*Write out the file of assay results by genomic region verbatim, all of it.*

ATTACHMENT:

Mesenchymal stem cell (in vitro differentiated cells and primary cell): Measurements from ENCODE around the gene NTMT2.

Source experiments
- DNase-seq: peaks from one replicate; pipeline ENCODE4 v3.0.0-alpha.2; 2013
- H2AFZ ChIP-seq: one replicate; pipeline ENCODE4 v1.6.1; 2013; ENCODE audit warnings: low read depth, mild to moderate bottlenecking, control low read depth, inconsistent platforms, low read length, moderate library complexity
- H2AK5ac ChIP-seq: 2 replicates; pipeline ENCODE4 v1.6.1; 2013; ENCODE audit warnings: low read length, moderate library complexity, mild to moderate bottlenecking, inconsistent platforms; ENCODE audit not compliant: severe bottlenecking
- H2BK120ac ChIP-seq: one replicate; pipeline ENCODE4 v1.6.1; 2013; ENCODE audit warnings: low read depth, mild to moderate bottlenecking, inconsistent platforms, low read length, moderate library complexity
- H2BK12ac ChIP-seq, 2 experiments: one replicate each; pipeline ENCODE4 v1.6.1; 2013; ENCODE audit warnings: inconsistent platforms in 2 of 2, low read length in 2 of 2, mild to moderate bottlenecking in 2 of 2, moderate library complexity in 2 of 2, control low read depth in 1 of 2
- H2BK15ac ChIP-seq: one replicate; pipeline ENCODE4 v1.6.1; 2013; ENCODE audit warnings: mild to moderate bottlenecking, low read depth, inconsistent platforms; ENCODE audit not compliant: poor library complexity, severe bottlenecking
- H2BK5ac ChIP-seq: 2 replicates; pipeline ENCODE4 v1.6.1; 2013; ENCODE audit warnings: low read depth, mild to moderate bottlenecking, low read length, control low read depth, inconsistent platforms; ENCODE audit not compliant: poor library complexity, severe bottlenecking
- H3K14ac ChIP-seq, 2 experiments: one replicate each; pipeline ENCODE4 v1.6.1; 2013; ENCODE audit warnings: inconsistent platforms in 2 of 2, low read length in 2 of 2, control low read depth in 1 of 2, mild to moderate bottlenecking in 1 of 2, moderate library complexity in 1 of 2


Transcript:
Mesenchymal stem cell (in vitro differentiated cells and primary cell): Measurements from ENCODE around the gene NTMT2.

Source experiments
- DNase-seq: peaks from one replicate; pipeline ENCODE4 v3.0.0-alpha.2; 2013
- H2AFZ ChIP-seq: one replicate; pipeline ENCODE4 v1.6.1; 2013; ENCODE audit warnings: low read depth, mild to moderate bottlenecking, control low read depth, inconsistent platforms, low read length, moderate library complexity
- H2AK5ac ChIP-seq: 2 replicates; pipeline ENCODE4 v1.6.1; 2013; ENCODE audit warnings: low read length, moderate library complexity, mild to moderate bottlenecking, inconsistent platforms; ENCODE audit not compliant: severe bottlenecking
- H2BK120ac ChIP-seq: one replicate; pipeline ENCODE4 v1.6.1; 2013; ENCODE audit warnings: low read depth, mild to moderate bottlenecking, inconsistent platforms, low read length, moderate library complexity
- H2BK12ac ChIP-seq, 2 experiments: one replicate each; pipeline ENCODE4 v1.6.1; 2013; ENCODE audit warnings: inconsistent platforms in 2 of 2, low read length in 2 of 2, mild to moderate bottlenecking in 2 of 2, moderate library complexity in 2 of 2, control low read depth in 1 of 2
- H2BK15ac ChIP-seq: one replicate; pipeline ENCODE4 v1.6.1; 2013; ENCODE audit warnings: mild to moderate bottlenecking, low read depth, inconsistent platforms; ENCODE audit not compliant: poor library complexity, severe bottlenecking
- H2BK5ac ChIP-seq: 2 replicates; pipeline ENCODE4 v1.6.1; 2013; ENCODE audit warnings: low read depth, mild to moderate bottlenecking, low read length, control low read depth, inconsistent platforms; ENCODE audit not compliant: poor library complexity, severe bottlenecking
- H3K14ac ChIP-seq, 2 experiments: one replicate each; pipeline ENCODE4 v1.6.1; 2013; ENCODE audit warnings: inconsistent platforms in 2 of 2, low read length in 2 of 2, control low read depth in 1 of 2, mild to moderate bottlenecking in 1 of 2, moderate library complexity in 1 of 2